Contrary to recent reports that Debswana mines are not efficiently managed, information released this week shows that they are the best performing in all the mines that De Beers has a stake.
Debswana mines in Botswana are a 50/50 percent operation between Botswana government and the South African De Beers.
De Beers has complained to government that Debswana mines are less efficient.
But armed with figures and statistics, Seb Sebetlela, the General Manager of Orapa, Letlhakane and Damtshaa Group of Mines, recently made a comparative analysis presentation to a group of Botswana journalists showing them that within the De Beers stable related mines, Debswana operations are the most efficient, coming closest to reaching the global operating efficiencies benchmark.
This, Sebetlela said, is particularly important given that Debswana operations are significantly large in size even by international standards.
Orapa, Letlhakane and Damtshaa Mines operate at $10 per ton of treated ore. This is the global benchmark of operational efficiency in diamond mining.
The Debswana lower operating costs are despite the fact that because of its seclusion, the Mines have to invest significantly in social services such as health, education and recreation as a way of attracting and retaining top notch cadre of technical experts needed to run such operations whose services are the world over in short supply and intensely competed for.
In the De Beers stable, the mine that comes anywhere closer to Debswana ones is the Venitia in South Africa.
Though smaller, Venitia operates at $17 for every ton of ore treated.
The kimberely Mines, which are much smaller, go at $11 per ton.
Recently, De Beers approached government with a request to be given a management contract to run Debswana Mines.
Except for the General Manager at Jwaneng Mine, most of the Debswana top management is made up of citizens.
Investigations by Sunday Standard have revealed that De Beers is not happy with the way things stand at Debswana Mines alleging inefficiencies.
Permanent Secretary in the Ministry of Minerals, Dr. Tombale, has confirmed that De Beers have since expressed unease at the way Debswana Mines are operated.
Government turned down the request, pointing out that Debswana was not just a cash cow but also an immensely important social responsibility vehicle through which the country hopes to nurturer world class manpower skills for export and home purpose uses.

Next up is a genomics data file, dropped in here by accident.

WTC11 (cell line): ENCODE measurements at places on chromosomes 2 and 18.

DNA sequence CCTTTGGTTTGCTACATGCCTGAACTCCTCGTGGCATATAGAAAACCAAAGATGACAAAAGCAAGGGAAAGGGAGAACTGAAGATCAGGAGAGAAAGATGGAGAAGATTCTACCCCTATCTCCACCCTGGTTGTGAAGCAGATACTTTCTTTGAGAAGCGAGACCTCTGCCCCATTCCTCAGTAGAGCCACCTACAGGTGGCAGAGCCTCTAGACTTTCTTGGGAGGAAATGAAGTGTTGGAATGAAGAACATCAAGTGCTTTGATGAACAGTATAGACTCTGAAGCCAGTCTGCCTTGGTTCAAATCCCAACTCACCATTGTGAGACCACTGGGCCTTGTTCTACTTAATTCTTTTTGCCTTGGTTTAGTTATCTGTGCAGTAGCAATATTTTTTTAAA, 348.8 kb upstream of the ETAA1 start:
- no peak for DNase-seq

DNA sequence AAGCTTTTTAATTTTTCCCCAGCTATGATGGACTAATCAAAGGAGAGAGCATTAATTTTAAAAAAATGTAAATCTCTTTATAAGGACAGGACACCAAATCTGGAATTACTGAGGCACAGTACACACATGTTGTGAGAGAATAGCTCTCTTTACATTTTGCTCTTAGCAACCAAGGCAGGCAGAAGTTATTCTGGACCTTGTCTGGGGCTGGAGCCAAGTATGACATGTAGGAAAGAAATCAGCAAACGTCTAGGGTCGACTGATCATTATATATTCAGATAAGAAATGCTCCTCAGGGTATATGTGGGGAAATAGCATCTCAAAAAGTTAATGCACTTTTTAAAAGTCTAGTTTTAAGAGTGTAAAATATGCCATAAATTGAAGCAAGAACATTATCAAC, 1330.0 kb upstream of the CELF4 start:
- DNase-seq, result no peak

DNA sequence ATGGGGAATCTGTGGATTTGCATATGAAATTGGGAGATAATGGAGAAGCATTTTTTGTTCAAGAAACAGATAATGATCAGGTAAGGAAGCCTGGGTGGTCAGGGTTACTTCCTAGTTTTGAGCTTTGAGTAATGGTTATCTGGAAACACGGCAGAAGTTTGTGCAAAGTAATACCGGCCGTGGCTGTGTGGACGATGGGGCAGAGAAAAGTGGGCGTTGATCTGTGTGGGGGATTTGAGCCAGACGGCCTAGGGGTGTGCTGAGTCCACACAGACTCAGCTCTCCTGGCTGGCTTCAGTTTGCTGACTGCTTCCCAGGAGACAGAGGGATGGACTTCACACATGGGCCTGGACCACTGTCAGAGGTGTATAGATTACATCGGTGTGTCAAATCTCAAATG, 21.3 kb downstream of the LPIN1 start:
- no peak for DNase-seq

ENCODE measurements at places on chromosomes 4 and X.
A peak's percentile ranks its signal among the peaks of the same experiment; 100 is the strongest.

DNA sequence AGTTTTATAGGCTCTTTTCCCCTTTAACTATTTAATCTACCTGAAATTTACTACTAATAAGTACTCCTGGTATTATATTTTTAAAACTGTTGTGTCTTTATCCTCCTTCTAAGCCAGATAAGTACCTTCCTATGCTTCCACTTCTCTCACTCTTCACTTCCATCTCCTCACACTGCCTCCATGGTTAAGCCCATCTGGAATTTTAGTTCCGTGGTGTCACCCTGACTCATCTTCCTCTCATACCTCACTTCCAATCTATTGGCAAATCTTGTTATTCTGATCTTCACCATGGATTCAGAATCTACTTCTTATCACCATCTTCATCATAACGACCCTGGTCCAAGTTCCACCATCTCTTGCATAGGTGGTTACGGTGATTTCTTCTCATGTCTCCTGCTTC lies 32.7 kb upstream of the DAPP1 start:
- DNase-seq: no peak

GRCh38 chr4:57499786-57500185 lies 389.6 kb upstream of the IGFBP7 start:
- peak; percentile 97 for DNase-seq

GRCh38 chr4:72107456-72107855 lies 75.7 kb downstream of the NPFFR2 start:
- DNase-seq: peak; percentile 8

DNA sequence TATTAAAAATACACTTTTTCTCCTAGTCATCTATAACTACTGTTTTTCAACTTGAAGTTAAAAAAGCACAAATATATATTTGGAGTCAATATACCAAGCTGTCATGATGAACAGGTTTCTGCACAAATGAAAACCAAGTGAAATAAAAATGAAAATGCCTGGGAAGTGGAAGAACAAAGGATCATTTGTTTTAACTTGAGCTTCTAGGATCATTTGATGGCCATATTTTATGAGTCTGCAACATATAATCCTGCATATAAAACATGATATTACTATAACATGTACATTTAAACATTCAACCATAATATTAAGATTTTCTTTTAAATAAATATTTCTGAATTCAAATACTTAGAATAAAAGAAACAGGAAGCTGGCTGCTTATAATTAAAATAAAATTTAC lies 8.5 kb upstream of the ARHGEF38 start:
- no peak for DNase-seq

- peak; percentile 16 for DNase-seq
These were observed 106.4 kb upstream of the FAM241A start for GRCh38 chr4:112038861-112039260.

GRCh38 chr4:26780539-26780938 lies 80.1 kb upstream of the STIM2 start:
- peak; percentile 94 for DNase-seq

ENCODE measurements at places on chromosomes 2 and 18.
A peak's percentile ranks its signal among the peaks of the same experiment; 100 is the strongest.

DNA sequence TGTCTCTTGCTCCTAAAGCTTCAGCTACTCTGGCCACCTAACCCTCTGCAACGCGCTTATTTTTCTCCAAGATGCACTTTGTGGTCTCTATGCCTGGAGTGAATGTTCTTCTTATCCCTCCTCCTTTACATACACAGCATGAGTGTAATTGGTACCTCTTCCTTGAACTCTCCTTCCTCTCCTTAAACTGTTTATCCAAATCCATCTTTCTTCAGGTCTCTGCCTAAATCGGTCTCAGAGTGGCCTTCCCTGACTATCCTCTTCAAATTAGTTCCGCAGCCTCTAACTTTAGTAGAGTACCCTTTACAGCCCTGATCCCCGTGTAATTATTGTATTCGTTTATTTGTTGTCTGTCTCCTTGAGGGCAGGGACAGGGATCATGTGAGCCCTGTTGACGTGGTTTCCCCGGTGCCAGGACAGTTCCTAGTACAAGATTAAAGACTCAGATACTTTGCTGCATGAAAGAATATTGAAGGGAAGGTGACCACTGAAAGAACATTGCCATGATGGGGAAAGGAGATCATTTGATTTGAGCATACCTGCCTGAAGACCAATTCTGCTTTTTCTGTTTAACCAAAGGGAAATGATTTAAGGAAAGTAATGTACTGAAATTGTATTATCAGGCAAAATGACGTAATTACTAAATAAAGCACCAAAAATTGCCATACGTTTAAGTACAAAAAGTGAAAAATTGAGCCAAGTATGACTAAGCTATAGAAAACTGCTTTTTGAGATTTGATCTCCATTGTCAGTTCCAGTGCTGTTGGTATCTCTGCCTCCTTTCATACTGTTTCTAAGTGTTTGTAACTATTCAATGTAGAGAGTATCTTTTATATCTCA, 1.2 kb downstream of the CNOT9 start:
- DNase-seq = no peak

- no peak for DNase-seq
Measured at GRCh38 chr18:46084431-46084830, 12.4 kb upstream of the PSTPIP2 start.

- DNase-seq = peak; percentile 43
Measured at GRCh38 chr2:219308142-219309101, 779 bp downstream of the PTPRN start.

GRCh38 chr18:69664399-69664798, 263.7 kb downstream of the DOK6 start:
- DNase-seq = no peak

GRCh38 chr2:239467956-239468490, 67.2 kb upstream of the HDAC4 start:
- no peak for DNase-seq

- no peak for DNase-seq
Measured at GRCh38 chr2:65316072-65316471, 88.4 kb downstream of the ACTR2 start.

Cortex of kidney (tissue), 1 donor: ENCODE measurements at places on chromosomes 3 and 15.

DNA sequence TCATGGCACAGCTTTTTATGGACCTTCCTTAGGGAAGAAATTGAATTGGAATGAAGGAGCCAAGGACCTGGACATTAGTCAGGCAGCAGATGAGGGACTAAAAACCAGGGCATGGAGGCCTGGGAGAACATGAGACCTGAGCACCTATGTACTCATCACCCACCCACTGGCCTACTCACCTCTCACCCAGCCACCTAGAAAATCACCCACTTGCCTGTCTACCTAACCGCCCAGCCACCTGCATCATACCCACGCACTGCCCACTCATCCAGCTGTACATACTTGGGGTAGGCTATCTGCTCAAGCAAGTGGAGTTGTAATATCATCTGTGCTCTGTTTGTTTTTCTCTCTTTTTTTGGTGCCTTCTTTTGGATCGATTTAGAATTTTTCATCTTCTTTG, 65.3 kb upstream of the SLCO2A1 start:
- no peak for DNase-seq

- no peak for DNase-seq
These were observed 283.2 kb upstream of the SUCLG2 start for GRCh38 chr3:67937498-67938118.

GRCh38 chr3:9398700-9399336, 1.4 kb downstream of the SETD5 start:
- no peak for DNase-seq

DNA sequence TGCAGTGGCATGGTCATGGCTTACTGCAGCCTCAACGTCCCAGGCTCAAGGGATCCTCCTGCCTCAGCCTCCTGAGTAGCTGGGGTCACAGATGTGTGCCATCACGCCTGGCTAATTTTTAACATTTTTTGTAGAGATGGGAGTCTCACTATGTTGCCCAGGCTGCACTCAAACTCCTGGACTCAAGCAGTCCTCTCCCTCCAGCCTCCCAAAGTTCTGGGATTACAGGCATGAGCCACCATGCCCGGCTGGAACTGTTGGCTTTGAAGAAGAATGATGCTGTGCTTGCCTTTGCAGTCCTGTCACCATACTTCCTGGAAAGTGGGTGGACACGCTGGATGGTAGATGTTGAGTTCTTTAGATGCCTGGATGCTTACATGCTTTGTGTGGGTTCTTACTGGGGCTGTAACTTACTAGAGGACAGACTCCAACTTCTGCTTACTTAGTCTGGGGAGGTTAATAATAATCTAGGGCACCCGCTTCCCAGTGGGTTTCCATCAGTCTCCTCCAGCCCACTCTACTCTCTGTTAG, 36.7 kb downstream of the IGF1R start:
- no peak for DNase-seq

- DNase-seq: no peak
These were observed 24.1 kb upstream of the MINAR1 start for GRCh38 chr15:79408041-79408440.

“De Beers feel they can do better. With the mines going underground and becoming more capital intensive De Beers feel they have the right people for the job,” said Tombale.
He, however, went on to say that the suggestions by De Beers were never actually deliberated upon at any significantly level given that government felt that the suggestion was a non starter.
On a related matter, Sebetlela said Debswana is grappling with huge challenges brought about by increased competition for skilled technical manpower.
He said with the Southern African Sub region opening up and countries like Angola and the Democratic Republic of the Congo joining the mining fray and offering more incentives, there is now intensive competition for mining engineers and related expertise.
“But I want to point out that Debswana staff turnover is not necessarily high by industry standards. Of course, the people that do leave are those that are in short supply and high demand for their skills is pushing up their worth. But this is not a uniquely Debswana problem.”
He said the rest of the world is looking up to Southern Africa as a reservoir for such required skills.
“It has nothing to do with morale or related issues. New companies are coming up and the pressure is increasing.”
On whether or not the costs of additional social services that Debswana has to invest to make itself attractive are not undermining the company competitiveness and internal efficiencies as to prompt complaints by one shareholder, Sebetlela said they do not view such investments as a burden.
“We do not look at such investments as a burden. Rather they are intended to sustain and keep our people motivated. Because of the location of the mines we need such services. It is not a problem. It costs money but its part of doing business in this kind of locality.”
He said given the stage of Botswana’s national development, it is a wise decision that the mine could be assisting government in paying for some of the services that are elsewhere the responsibilities of government.
He also pointed out that it is important that services are world class if they are to achieve the goal of attracting and retaining the needed personnel.